Judge: “That’s very much in doubt on my understanding of the law, just because they came here to avoid social services doesn’t mean he’s a habitual resident.”
Senior counsel: “It doesn’t arise because he’s a national [of the other jurisdiction].”
Father’s barrister: “[Child B] cannot be habitually resident anywhere else in circumstances where he’s never resided anywhere else.”
Judge: “Under public policy grounds we can’t have a situation where when a social worker [from the other jurisdiction] suggests something that parties don’t like and [the town they arrived in] becomes the chosen venue.”
The barrister for the mother pointed out that there was no request from the other jurisdiction that the case be transferred.
The barrister for the father said the practice guide to the regulation on habitual residence depended upon the facts of the individual case.
Judge: “What if the person is coming to this country to avoid the legal authorities in the other country so they cannot perform their statutory function?”
The barrister for the father told the court that under Article 15 there was no positive, mandatory obligation to transfer the child and that the court had to look at whether it was in the best interests of the child. The local authority in the other jurisdiction had not taken any steps before the couple travelled to Ireland, therefore they had travelled lawfully and that was the fundamental difference between this particular set of circumstances and child abduction where a child would be taken from one member state to another without the consent of those with lawful parental responsibility. In that situation the court had to return the child, it was mandatory. However an Article 15 application had discretion and had to look at best interests.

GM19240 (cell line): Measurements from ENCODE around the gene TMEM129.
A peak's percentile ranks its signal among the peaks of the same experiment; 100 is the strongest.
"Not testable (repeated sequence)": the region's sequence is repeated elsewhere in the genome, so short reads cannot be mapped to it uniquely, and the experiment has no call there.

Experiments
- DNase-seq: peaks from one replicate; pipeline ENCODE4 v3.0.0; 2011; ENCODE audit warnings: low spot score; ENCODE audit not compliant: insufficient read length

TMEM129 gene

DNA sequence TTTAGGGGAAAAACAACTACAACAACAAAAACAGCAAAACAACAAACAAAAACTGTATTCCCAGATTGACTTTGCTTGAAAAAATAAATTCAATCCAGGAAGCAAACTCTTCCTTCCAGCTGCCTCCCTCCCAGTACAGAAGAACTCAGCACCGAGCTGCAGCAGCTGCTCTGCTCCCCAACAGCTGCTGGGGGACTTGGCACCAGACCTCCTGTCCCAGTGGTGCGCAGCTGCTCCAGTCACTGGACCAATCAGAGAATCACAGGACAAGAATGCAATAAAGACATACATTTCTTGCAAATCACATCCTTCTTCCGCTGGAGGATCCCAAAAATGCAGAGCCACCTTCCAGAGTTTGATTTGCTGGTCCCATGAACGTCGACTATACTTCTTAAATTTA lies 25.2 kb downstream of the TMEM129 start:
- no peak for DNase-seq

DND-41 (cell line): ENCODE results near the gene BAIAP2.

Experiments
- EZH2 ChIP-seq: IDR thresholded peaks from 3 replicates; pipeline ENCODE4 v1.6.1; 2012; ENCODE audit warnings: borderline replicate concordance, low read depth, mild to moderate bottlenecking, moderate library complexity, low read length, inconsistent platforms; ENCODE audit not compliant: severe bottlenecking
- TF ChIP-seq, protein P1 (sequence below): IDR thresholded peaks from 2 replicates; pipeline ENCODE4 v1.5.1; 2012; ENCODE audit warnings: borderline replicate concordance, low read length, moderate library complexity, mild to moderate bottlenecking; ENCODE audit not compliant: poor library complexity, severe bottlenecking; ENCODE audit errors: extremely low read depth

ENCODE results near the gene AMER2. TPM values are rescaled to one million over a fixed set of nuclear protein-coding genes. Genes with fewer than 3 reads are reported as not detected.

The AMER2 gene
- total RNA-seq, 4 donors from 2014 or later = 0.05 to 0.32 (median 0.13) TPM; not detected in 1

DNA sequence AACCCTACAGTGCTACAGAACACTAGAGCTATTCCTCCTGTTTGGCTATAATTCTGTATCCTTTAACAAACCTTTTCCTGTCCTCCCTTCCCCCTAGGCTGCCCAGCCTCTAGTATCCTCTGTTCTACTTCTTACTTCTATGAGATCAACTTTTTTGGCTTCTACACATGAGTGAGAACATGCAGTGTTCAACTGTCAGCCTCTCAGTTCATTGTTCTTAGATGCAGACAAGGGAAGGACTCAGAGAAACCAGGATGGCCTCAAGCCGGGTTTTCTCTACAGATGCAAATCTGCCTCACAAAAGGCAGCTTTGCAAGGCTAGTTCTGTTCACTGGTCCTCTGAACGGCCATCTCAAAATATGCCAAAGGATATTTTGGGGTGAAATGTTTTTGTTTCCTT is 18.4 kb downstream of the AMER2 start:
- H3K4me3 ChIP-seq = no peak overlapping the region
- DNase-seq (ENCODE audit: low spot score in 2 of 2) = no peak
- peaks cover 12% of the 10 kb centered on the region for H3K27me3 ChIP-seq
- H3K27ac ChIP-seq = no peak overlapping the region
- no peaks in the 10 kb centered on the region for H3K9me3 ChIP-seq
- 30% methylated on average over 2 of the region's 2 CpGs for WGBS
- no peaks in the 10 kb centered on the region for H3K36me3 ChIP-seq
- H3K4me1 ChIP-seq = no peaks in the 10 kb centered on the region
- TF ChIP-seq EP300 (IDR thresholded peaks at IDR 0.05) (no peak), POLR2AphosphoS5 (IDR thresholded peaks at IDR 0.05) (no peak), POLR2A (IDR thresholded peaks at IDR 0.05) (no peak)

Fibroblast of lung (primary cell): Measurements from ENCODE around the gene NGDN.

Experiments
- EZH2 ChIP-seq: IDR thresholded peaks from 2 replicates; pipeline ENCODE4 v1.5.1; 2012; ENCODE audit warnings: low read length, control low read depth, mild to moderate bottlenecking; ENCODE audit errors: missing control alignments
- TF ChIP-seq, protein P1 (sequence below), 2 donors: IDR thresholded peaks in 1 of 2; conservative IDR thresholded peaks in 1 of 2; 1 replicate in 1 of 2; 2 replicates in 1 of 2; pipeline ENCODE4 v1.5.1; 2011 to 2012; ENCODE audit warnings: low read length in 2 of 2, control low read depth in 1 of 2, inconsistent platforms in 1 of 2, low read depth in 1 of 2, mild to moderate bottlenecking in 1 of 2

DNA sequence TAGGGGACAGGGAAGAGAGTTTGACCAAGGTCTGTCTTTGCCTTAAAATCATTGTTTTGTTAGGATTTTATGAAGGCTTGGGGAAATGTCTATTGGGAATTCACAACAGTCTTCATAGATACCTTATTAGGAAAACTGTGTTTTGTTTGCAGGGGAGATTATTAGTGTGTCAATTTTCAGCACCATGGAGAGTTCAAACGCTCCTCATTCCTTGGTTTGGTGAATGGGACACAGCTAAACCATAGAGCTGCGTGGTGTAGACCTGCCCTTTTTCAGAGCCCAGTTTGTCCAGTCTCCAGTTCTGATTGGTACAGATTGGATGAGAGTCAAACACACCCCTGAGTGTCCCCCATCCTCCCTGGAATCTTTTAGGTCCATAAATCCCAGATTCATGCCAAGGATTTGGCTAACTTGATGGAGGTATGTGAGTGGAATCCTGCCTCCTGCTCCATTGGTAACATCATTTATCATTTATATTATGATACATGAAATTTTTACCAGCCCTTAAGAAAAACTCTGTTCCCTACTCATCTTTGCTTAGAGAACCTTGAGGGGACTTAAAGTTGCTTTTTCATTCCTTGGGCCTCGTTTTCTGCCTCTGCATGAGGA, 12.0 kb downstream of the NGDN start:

Father’s barrister: “The point was raised in relation to nationality, I accept [the baby] is entitled to citizenship [of the other jurisdiction], once both parents are citizens [there] but once they are both lawfully entitled to reside in this country this child is entitled to Irish citizenship.
“The plaintiff has to prove there are exceptional circumstances as to why the child has to be transferred, they haven’t reached that burden.”
Senior counsel for the CFA: “I know you’ve read my pleadings and submissions which is why I was succinct and now there are matters I wish to respond to. If they don’t constitute red herrings, what do? This business of habitual residency is entirely irrelevant. The issue is whether I can show the criteria as set out under Art 15. He is a national [of the other jurisdiction], that is the beginning and end of that argument. McMenamin in the Supreme Court noted with approval it would be entirely artificial to suggest a person cannot enjoy dual nationality simultaneously, even if he is a national [of the other jurisdiction], it is irrelevant.
“There is no way in which it can be spun other than the parents made a conscious decision to absent themselves from the social services in [the other jurisdiction]… The bottom line is that they came here to evade the social services [there].
“It was an extraordinary submission that there were only three contacts made by social services,” said the CFA senior counsel. His solicitor had found 14 examples in a 10 page report of where different people had engaged with parents over the years. They had only been in their last address for a short period of time.